Maybe the type of game tells something about the type of gamer? I can
remember that even in the Golden Age, adventurers were usually thought
to be the more mature, intelligent, well to do computerers. I don't
know if this is true, but if it is, you might expect a larger
average return. Although less people would play text adventures,
relatively more players would be paying.

Of course, I am just guessing here.

Julian Arnold

unread,
Dec 5, 1995, 3:00:00 AM12/5/95
to
This is a repost of a message I posted earlier. I meant to use the raiffaq@
address, so that replies would go there, but I stupidly forgot. If you've
already replied to jools@, don't worry, I'll still read your reply. Anyhow,
the message:

Thanks for all the responses. This is also a damn fine discussion in its own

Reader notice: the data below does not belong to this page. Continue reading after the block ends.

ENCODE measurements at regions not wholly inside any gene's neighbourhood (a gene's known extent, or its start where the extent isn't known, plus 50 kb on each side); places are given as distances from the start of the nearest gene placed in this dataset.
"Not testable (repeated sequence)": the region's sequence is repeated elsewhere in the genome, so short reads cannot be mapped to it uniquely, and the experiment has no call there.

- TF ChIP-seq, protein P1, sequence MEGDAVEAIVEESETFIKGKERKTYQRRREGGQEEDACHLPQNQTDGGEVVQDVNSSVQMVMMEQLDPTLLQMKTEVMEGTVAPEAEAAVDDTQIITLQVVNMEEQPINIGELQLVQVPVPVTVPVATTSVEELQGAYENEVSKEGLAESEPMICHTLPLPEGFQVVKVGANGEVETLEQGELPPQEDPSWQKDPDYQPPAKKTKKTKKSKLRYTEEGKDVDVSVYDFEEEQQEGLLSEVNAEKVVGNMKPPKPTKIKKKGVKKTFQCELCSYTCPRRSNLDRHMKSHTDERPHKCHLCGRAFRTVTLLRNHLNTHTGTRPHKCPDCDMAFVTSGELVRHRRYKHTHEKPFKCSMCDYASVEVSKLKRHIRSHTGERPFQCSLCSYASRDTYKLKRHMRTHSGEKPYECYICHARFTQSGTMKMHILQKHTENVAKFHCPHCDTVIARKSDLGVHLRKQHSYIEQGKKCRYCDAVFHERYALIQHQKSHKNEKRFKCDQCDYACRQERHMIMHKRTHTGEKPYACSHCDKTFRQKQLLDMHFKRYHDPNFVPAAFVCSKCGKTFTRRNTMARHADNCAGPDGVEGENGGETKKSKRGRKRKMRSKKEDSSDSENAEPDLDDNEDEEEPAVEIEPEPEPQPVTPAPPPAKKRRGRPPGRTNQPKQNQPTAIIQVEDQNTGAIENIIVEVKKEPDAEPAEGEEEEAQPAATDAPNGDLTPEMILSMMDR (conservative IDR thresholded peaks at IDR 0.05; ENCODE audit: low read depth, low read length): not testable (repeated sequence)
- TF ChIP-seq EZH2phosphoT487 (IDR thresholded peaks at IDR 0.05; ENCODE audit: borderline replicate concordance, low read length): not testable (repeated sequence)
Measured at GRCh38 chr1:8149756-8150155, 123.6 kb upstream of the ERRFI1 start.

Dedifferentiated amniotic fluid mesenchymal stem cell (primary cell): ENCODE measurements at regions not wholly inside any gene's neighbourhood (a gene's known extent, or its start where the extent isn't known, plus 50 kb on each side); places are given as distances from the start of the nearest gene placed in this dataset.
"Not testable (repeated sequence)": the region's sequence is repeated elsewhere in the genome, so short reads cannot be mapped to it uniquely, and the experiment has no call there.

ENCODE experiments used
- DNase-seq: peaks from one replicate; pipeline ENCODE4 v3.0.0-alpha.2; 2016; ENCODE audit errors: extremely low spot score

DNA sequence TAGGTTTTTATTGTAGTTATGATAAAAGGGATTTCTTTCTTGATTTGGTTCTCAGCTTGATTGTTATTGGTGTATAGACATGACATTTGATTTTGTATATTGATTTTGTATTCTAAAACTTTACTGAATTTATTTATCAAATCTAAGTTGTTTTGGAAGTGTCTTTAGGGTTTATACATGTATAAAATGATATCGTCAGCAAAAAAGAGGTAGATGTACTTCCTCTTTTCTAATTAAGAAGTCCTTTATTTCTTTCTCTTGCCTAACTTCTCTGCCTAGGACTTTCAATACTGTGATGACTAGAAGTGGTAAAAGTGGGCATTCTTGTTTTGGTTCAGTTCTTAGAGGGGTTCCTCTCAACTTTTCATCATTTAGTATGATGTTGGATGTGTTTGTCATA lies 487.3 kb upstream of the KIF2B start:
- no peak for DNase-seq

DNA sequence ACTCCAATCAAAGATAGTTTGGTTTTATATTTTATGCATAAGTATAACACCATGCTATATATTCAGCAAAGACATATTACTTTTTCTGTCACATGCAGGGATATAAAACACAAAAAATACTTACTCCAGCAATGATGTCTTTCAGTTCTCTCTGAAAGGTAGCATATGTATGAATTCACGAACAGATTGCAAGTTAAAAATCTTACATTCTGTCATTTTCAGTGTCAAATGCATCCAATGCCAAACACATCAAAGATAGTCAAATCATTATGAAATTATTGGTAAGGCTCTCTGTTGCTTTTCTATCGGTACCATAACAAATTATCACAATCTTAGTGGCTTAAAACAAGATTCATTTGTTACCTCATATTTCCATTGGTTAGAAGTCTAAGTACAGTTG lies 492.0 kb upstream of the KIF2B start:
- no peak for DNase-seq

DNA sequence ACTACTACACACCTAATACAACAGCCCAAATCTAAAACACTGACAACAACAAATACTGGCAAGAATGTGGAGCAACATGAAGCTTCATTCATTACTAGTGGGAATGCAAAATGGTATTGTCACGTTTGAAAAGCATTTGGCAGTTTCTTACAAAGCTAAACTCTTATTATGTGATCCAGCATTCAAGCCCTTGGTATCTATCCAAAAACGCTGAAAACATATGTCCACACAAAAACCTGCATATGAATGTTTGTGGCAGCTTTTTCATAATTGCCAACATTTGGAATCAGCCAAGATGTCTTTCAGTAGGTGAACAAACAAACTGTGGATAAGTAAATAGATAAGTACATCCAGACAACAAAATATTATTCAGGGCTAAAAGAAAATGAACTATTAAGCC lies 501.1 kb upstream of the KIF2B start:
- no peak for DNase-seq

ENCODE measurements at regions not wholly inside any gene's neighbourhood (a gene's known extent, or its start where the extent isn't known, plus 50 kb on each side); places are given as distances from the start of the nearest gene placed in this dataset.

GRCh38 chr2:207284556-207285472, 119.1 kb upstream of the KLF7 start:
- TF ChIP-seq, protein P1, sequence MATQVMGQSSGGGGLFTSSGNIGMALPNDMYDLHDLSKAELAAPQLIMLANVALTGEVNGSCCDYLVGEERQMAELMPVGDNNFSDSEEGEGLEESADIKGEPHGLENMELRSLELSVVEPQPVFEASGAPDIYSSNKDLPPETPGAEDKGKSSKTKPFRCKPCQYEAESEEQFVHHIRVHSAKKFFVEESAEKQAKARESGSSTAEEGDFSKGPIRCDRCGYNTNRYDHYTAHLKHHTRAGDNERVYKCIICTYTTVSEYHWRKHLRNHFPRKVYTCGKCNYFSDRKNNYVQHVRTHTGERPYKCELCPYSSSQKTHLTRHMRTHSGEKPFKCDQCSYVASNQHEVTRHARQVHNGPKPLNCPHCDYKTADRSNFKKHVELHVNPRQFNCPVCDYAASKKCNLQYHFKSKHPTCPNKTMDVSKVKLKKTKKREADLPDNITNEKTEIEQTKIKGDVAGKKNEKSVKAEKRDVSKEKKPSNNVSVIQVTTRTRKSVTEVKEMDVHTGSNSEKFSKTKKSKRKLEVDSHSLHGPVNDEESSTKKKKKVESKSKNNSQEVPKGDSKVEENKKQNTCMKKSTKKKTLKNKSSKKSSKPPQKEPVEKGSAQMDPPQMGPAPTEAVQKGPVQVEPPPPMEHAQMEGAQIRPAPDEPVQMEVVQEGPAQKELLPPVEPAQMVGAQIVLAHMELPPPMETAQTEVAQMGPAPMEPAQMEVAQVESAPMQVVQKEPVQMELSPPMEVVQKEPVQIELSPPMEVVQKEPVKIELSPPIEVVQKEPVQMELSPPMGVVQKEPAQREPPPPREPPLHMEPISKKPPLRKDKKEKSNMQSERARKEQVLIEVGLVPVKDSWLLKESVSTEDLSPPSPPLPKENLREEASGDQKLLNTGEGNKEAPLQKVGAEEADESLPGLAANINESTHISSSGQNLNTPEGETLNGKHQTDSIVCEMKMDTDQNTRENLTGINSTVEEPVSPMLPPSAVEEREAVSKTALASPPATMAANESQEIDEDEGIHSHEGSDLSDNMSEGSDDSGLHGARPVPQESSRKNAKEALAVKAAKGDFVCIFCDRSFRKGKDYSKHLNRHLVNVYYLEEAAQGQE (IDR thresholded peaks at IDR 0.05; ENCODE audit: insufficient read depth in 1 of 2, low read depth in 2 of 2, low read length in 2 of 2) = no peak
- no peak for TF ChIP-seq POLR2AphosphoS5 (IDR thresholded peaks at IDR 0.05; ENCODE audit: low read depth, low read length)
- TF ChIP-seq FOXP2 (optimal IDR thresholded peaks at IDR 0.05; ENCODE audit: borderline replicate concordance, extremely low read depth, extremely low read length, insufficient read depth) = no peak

right.

I wonder, would it be terribly rude of me to ask shareware authors to mail me
a few specific details? Two or three people have done so already, and it's
interesting to note that, although their respective games have different
pricetags attached, the total profit for each one is nearly the same. I'd
quite like to see if this phenomenon occurs on a large scale (if not, is
there a "price which gives the best returns"? Popular opinion seems to put
this at around the $10-$15 mark, but perhaps it's elsewhere), and then
perhaps include the results in the FAQ as a guide for future shareware

authors. This might also allow me to check out the theory that prices under
$n are considered "not worth the bother of paying".

Anyway, bearing in mind that I would be completely discreet, not mentioning


any names or anything, could shareware authors send me a few details?

What is the pricetag on your game?
How many registrations have you had?
What is the total profit from your game?
For how long has your game been released?
Could you give an idea of the frequency of registrations vs. age of your
game? (i.e., what is the shelf-life of shareware IF?)

If this is an invasion of privacy or whatever, I never asked. 8)
--

;;;; _ _ _ _____ _ _ ;;;;
;;;;;;__________ ______|_|___ (_) _____| |_ / __)) __| |(_)______;;;;;;
)(;| __) \ __) / _ \ __)_)_) | |/ __ \ _)_ | |_| |/ __) _)| _ \__ \;)(